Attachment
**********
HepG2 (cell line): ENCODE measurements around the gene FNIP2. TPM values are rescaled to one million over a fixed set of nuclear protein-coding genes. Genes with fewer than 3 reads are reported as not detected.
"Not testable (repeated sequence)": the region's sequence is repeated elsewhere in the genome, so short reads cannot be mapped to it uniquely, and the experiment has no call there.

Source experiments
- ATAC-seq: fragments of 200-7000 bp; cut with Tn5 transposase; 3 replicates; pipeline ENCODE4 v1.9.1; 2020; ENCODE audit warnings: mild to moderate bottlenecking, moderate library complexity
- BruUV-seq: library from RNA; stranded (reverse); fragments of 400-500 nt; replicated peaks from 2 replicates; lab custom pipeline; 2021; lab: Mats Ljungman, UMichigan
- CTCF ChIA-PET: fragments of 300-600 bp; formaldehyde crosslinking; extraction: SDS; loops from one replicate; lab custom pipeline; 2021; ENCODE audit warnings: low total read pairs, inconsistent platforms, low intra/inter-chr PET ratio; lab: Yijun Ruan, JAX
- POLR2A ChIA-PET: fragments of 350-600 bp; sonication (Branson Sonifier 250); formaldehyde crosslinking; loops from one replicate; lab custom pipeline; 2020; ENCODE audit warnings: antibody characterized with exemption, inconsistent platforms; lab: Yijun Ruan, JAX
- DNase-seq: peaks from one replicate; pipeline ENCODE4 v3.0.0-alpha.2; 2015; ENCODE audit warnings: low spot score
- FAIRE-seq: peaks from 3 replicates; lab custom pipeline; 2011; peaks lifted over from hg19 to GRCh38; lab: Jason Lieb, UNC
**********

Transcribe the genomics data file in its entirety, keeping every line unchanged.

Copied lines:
HepG2 (cell line): ENCODE measurements around the gene FNIP2. TPM values are rescaled to one million over a fixed set of nuclear protein-coding genes. Genes with fewer than 3 reads are reported as not detected.
"Not testable (repeated sequence)": the region's sequence is repeated elsewhere in the genome, so short reads cannot be mapped to it uniquely, and the experiment has no call there.

Source experiments
- ATAC-seq: fragments of 200-7000 bp; cut with Tn5 transposase; 3 replicates; pipeline ENCODE4 v1.9.1; 2020; ENCODE audit warnings: mild to moderate bottlenecking, moderate library complexity
- BruUV-seq: library from RNA; stranded (reverse); fragments of 400-500 nt; replicated peaks from 2 replicates; lab custom pipeline; 2021; lab: Mats Ljungman, UMichigan
- CTCF ChIA-PET: fragments of 300-600 bp; formaldehyde crosslinking; extraction: SDS; loops from one replicate; lab custom pipeline; 2021; ENCODE audit warnings: low total read pairs, inconsistent platforms, low intra/inter-chr PET ratio; lab: Yijun Ruan, JAX
- POLR2A ChIA-PET: fragments of 350-600 bp; sonication (Branson Sonifier 250); formaldehyde crosslinking; loops from one replicate; lab custom pipeline; 2020; ENCODE audit warnings: antibody characterized with exemption, inconsistent platforms; lab: Yijun Ruan, JAX
- DNase-seq: peaks from one replicate; pipeline ENCODE4 v3.0.0-alpha.2; 2015; ENCODE audit warnings: low spot score
- FAIRE-seq: peaks from 3 replicates; lab custom pipeline; 2011; peaks lifted over from hg19 to GRCh38; lab: Jason Lieb, UNC